You would think Democrats would get this by now, but they don't. They loved it when President Obama used his pen and phone to do by executive fiat what Congress would not. But when President Trump does it, they're apoplectic. They loved getting rid of the filibuster for judicial nominees — until Republicans got control of the Senate and used it to confirm conservative judges. They loved it when five Supreme Court justices foisted their view of the law on the entire country — until those five were conservatives, as the scorched-earth campaign against Justice Kavanaugh's confirmation showed.
And they loved the Electoral College, too — until they didn't.
It used to be that even the most ignorant among us understood that the rules protect everyone. But now every famous ignoramus is howling that we have to change the rules.
What progressive Democrats want is raw political power, unfettered by any semblance of constitutional limitations. Too many Americans shrug their shoulders and think this has nothing to do with them.
Bunk. It has everything to do with you.
Those who think they should have the power to declare entire industries illegal, shutter thousands of companies and put millions of people out of work won't stop when it comes to your industry, your company or your job. The same people who say, "I do think at a certain point that you've made enough money" won't blink if given the chance to declare that it's unfair there are homeless while you have a two-story home; meanwhile, they purchase their third multimillion-dollar home and beachfront estate.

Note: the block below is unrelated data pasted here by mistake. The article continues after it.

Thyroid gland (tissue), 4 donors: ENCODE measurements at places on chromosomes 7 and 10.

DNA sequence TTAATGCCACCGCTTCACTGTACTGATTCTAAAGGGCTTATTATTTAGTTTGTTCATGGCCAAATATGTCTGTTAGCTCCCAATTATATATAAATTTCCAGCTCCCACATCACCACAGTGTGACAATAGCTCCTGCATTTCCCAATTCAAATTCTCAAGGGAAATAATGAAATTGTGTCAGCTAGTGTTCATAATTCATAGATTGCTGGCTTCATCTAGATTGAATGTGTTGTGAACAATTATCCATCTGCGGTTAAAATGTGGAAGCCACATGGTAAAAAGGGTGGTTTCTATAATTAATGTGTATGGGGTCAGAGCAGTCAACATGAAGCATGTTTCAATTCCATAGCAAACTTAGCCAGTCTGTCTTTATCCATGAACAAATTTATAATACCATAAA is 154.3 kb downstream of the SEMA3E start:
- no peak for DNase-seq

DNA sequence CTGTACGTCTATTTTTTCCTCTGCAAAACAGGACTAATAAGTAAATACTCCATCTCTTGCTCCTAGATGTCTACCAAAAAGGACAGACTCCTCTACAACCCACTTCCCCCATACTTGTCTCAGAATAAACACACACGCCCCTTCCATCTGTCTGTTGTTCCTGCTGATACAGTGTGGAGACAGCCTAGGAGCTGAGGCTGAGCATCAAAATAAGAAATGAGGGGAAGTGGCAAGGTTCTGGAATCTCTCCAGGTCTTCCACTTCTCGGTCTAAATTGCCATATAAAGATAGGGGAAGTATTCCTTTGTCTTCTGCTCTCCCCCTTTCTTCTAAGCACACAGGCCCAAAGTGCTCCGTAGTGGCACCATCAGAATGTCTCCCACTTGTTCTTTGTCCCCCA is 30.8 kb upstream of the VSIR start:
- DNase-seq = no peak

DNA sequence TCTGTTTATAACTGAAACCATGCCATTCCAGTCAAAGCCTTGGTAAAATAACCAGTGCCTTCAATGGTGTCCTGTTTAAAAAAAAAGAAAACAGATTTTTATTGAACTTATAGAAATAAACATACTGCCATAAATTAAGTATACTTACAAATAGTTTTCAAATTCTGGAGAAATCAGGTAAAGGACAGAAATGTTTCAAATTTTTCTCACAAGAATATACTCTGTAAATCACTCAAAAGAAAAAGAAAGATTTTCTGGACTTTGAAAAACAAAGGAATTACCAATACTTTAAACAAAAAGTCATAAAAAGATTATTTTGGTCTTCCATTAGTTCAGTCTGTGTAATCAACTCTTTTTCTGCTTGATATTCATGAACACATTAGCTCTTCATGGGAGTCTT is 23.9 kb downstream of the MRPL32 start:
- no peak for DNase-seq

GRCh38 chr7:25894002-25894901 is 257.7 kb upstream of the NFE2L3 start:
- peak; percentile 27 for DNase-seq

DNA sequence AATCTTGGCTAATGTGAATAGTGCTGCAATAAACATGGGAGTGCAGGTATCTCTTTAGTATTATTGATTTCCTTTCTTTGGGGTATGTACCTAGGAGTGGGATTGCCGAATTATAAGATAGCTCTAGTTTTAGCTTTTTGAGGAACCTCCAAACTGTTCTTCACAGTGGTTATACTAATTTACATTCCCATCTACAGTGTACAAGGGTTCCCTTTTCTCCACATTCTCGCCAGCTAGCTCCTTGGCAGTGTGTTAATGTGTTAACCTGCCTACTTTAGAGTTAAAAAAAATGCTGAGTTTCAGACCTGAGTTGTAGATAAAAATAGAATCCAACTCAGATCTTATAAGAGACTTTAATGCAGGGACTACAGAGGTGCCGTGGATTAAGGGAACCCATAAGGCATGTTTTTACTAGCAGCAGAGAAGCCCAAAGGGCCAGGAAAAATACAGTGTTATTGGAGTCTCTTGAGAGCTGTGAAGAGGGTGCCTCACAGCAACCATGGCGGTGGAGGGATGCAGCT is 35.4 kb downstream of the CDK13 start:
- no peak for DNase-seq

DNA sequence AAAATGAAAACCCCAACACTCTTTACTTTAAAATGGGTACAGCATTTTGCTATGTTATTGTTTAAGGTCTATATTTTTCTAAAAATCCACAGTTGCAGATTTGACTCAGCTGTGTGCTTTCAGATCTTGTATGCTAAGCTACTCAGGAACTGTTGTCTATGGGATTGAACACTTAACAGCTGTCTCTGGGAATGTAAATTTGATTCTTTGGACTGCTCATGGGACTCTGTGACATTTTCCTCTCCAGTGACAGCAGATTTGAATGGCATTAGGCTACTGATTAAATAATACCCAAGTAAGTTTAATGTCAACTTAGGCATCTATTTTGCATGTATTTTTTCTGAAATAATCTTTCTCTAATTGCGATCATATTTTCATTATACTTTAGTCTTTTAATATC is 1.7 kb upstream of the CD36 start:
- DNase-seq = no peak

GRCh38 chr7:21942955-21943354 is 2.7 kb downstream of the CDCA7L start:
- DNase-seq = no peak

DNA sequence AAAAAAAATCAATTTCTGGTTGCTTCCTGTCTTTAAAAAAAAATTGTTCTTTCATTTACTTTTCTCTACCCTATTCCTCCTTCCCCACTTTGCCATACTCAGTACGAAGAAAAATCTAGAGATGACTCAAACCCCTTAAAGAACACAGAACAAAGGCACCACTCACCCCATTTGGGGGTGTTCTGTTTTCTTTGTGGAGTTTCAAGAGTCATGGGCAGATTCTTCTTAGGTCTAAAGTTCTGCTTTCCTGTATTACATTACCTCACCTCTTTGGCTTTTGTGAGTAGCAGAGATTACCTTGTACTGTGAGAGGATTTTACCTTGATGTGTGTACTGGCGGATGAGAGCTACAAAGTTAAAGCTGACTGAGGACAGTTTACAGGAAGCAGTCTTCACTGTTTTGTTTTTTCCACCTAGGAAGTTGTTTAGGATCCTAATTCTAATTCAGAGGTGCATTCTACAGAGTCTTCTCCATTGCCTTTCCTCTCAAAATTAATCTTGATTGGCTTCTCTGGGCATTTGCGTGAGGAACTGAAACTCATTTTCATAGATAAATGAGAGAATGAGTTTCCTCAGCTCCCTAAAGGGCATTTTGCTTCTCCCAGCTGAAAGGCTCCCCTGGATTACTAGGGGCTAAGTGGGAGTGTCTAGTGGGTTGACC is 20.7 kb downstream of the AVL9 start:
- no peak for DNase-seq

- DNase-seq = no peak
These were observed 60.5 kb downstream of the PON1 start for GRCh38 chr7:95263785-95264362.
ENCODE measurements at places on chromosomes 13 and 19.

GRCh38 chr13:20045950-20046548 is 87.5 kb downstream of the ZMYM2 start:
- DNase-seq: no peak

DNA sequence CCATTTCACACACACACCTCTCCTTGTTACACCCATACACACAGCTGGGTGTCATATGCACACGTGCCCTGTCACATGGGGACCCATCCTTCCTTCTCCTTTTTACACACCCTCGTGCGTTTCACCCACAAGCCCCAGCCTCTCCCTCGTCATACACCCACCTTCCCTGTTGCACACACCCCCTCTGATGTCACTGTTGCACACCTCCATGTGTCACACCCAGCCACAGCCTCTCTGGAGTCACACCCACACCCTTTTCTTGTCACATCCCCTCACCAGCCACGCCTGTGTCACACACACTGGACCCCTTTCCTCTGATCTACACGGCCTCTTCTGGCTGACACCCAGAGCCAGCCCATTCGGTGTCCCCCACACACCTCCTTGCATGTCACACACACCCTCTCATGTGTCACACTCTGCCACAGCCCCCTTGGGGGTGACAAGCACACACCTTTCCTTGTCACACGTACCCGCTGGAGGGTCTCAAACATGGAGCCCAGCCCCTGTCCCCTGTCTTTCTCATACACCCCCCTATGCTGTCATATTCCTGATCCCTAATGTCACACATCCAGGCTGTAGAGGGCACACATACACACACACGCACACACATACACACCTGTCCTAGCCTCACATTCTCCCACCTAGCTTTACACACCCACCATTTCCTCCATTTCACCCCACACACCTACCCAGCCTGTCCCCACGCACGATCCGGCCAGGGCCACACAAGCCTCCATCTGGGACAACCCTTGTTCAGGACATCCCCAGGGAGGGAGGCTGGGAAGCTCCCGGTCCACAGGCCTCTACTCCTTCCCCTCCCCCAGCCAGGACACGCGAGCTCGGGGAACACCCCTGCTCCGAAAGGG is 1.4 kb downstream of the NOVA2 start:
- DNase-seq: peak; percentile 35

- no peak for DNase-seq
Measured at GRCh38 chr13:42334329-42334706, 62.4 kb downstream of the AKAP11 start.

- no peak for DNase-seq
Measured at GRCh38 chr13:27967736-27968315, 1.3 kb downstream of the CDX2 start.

They won't bat an eye at pronouncing your pickup truck an impermissible contribution to global warming while they gallivant around the globe in private jets.
Perhaps we should worry that those who admire China's approach to the elimination of "extreme poverty" also curry favor with the abortion lobby. What will stop them from promoting policies that would limit your family size or punish you for having more children than they think prudent?
If you think these predictions can't possibly happen, or that today's successful power grabs won't fuel ambitions for even more control over every aspect of our lives, you are not paying attention.
Ignorance rewarded is ignorance expanded.
We have very little hope of educating anyone who thinks she's smarter than the founders who risked life and liberty to create this nation. Our strongest and best hope is to maintain the constitutional structure that limits the power of every political office, no matter who inhabits it. Playing the game by the left's rules — which is to say, acceding to unconstitutional power grabs and then hoping to retain control of the House, the Senate, the Supreme Court and the presidency — is only participating in the destruction of the country.
To find out more about Laura Hollis and read features by other Creators Syndicate writers and cartoonists, visit the Creators Syndicate website at www.creators.com.
Photo credit: geralt at Pixabay